Compared to Glen Cook's the Black Company series, Jeff Salyards' Scourge of the Betrayer piqued my curiosity. So I invited the author and the folks at Night Shade Books to post an excerpt here on the Hotlist. For more info about this title: Canada, USA, Europe.
Here's the blurb:
A gritty new fantasy saga begins . . .
Many tales are told of the Syldoon Empire and its fearsome soldiers, who are known throughout the world for their treachery and atrocities. Some say that the Syldoon eat virgins and babies–or perhaps their own mothers. Arkamondos, a bookish young scribe, suspects that the Syldoon’s dire reputation may have grown in the retelling, but he’s about to find out for himself.
Hired to chronicle the exploits of a band of rugged Syldoon warriors, Arki finds himself both frightened and fascinated by the men’s enigmatic leader, Captain Braylar Killcoin. A secretive, mercurial figure haunted by the memories of those he’s killed with his deadly flail, Braylar has already disposed of at least one impertinent scribe . . . and Arki might be next.
Archiving the mundane doings of millers and merchants was tedious, but at least it was safe. As Arki heads off on a mysterious mission into parts unknown, in the company of the coarse, bloody-minded Syldoon, he is promised a chance to finally record an historic adventure well worth the telling, but first he must survive the experience!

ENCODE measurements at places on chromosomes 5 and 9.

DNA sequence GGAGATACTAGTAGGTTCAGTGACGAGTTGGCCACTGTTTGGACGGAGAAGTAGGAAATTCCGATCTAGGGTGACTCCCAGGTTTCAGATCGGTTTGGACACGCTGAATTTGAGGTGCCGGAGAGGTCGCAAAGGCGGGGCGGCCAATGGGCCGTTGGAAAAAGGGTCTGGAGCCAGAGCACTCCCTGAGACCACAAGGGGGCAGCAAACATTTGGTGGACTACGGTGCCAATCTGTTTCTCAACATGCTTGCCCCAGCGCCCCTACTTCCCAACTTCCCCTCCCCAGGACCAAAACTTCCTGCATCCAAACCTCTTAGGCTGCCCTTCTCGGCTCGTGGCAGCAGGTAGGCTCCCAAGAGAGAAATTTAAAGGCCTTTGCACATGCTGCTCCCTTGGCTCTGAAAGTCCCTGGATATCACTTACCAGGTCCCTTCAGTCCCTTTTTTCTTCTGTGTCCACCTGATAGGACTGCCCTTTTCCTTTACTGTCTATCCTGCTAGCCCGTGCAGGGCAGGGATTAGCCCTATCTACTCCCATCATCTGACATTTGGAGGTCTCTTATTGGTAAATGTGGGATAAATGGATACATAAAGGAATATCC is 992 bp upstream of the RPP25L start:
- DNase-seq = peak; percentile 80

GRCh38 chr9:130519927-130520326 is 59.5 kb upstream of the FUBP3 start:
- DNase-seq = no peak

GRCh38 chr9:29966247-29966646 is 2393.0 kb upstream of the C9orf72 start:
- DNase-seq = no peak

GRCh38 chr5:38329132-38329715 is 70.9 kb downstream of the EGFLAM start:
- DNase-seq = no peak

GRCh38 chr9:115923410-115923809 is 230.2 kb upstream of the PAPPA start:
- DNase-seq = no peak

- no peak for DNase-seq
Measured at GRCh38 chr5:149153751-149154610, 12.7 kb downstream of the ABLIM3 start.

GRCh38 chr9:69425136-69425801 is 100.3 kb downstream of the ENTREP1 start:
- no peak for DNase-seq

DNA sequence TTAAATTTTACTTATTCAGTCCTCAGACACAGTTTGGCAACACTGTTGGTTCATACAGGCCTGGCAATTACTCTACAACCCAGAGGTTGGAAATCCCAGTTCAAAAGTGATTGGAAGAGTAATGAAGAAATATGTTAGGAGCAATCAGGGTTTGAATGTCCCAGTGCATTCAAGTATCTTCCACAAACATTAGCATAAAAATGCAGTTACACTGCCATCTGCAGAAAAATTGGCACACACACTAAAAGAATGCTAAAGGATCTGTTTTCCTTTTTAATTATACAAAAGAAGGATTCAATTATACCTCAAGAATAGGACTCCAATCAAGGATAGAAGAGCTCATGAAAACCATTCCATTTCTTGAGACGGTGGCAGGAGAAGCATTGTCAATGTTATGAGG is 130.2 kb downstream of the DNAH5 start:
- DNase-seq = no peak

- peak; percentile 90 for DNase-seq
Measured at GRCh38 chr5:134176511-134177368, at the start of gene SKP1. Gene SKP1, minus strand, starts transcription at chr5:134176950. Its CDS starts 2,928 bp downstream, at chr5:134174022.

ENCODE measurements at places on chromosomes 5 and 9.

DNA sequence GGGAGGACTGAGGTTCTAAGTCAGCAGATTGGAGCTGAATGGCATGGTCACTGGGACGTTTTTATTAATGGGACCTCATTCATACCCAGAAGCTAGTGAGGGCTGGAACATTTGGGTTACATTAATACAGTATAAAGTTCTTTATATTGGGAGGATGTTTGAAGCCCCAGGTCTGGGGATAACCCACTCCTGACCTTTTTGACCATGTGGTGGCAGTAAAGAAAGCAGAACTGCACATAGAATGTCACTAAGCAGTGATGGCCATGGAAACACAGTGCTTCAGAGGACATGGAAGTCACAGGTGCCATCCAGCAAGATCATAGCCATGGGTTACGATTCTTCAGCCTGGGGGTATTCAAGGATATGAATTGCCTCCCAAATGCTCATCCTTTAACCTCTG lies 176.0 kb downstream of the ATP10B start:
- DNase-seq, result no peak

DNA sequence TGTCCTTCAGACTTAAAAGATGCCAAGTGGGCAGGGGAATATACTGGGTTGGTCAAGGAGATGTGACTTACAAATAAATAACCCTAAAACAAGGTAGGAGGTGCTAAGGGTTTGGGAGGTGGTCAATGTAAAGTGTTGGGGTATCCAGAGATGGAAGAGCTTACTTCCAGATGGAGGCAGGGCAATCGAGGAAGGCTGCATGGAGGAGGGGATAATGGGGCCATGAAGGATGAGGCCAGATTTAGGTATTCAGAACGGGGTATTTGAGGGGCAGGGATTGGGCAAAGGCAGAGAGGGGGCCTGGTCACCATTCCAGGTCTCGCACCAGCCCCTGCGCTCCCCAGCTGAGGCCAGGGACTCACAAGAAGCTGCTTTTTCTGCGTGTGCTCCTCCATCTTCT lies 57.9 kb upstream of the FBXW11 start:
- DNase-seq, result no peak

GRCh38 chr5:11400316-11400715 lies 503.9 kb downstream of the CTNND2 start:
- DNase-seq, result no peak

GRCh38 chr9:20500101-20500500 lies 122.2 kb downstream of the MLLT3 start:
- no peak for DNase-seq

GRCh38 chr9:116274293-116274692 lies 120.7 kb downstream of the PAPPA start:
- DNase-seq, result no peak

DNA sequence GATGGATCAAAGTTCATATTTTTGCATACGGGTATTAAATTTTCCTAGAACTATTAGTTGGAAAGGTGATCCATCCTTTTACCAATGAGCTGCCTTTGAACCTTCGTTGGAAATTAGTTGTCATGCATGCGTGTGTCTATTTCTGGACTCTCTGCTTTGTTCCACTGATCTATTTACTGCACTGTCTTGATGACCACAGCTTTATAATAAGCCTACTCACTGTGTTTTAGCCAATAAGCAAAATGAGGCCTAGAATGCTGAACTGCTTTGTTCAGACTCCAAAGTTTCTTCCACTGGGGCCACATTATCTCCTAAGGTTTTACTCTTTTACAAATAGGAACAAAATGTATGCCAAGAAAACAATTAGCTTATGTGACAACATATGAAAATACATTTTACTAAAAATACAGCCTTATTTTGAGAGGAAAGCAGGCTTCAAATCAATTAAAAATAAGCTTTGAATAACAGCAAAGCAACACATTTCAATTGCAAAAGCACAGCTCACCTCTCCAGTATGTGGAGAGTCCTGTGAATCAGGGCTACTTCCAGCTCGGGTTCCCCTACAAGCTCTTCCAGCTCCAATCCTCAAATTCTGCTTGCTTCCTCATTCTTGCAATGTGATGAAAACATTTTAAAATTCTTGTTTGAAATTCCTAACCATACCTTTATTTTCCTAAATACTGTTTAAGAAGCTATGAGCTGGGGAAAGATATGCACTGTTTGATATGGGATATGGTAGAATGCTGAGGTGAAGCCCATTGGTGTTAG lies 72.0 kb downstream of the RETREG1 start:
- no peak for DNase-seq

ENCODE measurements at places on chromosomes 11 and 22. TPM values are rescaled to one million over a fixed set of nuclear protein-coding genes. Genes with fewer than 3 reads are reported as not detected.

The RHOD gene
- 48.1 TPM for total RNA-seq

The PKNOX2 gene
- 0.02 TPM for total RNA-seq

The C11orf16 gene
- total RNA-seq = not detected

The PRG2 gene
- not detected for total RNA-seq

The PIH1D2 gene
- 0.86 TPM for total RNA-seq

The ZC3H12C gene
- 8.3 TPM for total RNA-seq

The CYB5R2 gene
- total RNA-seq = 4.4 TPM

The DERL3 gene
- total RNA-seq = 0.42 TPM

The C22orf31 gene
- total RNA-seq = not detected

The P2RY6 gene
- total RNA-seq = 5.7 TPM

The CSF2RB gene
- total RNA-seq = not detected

A gripping military fantasy in the tradition of Glen Cook, Scourge of the Betrayer explores the brutal politics of Empire–and the searing impact of violence and dark magic on a man’s soul.
To learn more about Jeff Salyards and his work, check out his official website.
Braylar ordered me to remove the body from the wagon. I balked, but he insisted, claiming I was lucky that was the full extent of my punishment, given my incompetence during the battle and foolishness after. There wasn’t much I could say to that.
After steeling myself to the task, I unlatched the back gate of the wagon. The dead soldier was slumped in a pile, the floorboards stained a dark red all around, nearly black. I took hold of his belt and the one ankle I could reach, closed my eyes and tried unsuccessfully to pretend I was moving something other than a body, and pulled until I felt the weight slide free of the gate and fall in the grass. Forcing myself not to look at the body or its awful wounds, I quickly walked to the front. Braylar was standing next to the horses. He moved from one to the next, rubbing their necks, wiping them down with handfuls of grass, and though it was difficult to reconcile coming from a man who’d shot two men today and struck down two more, he was apologizing to the horses for having to endure such an ordeal.
I stood there, looking at the spear that was still lodged in the seat. My eyes traveled up to the canvas flap, and the small spray of blood, the handiwork of Braylar’s buckler. Looking away, I noticed he was walking into the grass. His back was stiff, arms at his sides, feet heavy and halting as if his balance were off.
Wondering if he was hurt, I called after him, but he didn’t respond. I
started after him.